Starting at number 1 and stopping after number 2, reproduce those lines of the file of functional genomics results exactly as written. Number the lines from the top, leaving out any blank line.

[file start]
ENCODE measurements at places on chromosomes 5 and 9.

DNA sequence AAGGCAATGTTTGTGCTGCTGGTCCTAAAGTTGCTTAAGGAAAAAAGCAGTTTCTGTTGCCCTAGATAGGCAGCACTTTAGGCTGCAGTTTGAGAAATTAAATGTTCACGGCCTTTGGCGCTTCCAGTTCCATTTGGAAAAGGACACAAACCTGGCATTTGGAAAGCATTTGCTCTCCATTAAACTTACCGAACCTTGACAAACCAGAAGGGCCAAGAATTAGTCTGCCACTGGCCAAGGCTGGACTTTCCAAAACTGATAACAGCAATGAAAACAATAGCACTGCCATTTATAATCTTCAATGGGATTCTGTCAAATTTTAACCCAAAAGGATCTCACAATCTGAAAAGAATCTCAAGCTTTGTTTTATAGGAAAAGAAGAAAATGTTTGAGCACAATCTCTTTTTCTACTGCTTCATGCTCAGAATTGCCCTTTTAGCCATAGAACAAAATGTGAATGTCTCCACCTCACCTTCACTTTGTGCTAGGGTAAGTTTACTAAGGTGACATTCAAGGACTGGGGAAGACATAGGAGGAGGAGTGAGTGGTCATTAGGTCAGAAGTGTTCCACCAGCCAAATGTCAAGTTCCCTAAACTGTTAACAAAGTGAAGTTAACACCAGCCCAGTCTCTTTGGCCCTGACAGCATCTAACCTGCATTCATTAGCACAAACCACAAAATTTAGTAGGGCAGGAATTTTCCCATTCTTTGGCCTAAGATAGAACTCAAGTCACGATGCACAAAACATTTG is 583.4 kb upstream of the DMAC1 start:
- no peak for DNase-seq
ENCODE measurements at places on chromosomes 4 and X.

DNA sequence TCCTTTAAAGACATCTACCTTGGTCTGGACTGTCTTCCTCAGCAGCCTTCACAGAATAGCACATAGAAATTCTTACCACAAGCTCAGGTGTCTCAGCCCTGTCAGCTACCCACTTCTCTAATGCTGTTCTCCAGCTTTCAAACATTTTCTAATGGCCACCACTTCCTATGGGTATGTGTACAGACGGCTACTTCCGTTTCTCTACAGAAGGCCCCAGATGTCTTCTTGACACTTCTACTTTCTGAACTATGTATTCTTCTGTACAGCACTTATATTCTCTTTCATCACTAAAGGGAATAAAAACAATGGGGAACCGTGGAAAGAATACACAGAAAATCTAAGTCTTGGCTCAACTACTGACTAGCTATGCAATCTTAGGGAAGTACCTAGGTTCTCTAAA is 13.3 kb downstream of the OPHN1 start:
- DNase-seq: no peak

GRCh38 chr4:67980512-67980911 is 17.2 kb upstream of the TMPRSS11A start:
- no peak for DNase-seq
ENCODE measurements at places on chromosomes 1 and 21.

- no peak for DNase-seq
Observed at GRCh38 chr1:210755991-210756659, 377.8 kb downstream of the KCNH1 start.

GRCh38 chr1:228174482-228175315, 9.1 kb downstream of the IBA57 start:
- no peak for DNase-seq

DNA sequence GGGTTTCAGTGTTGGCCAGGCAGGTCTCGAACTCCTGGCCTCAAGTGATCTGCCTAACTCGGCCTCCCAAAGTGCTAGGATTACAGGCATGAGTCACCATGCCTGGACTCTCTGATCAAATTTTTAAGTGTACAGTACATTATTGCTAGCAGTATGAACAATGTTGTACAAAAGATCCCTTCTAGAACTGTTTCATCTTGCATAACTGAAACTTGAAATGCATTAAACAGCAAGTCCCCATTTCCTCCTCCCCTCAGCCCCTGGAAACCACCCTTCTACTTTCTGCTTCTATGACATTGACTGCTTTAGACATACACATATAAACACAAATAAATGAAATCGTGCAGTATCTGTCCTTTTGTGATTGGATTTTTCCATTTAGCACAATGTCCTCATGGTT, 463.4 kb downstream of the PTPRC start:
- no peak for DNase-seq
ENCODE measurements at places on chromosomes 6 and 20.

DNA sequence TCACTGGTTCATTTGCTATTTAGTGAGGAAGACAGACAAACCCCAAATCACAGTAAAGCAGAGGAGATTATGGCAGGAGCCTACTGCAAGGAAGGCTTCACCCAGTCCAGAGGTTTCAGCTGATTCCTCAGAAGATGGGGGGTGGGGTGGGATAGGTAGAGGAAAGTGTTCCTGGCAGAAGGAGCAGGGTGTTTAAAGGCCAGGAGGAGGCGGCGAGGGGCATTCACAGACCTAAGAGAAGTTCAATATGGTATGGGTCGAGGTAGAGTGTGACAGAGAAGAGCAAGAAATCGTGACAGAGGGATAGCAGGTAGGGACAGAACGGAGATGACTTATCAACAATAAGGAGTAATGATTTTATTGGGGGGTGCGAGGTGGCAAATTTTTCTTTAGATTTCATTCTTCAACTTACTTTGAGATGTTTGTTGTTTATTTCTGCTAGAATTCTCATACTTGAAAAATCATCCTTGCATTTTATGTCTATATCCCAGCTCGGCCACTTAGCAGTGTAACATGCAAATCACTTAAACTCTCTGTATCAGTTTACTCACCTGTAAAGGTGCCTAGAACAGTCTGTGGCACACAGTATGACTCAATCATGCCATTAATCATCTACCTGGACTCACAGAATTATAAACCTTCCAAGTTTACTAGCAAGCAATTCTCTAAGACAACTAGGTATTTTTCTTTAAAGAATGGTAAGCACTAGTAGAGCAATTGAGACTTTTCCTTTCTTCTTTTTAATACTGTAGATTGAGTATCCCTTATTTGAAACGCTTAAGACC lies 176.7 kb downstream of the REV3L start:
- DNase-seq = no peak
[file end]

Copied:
ENCODE measurements at places on chromosomes 5 and 9.

DNA sequence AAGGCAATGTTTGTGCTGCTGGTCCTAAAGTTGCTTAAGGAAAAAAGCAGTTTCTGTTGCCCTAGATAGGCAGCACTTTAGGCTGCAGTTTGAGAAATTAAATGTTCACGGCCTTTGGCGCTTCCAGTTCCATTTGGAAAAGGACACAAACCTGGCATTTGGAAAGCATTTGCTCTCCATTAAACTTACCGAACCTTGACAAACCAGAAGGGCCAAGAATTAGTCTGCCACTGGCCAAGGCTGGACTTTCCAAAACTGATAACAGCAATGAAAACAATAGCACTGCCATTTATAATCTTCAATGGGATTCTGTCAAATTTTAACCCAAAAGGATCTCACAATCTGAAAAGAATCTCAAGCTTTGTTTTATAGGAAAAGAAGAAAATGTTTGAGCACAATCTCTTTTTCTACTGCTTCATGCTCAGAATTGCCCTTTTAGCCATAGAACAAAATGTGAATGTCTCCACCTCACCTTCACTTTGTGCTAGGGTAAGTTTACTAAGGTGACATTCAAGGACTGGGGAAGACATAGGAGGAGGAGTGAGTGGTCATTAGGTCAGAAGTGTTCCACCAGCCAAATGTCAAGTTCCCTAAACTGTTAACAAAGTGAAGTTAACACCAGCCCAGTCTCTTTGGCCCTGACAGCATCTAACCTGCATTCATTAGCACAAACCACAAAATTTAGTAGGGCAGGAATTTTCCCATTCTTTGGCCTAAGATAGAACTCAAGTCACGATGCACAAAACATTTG is 583.4 kb upstream of the DMAC1 start: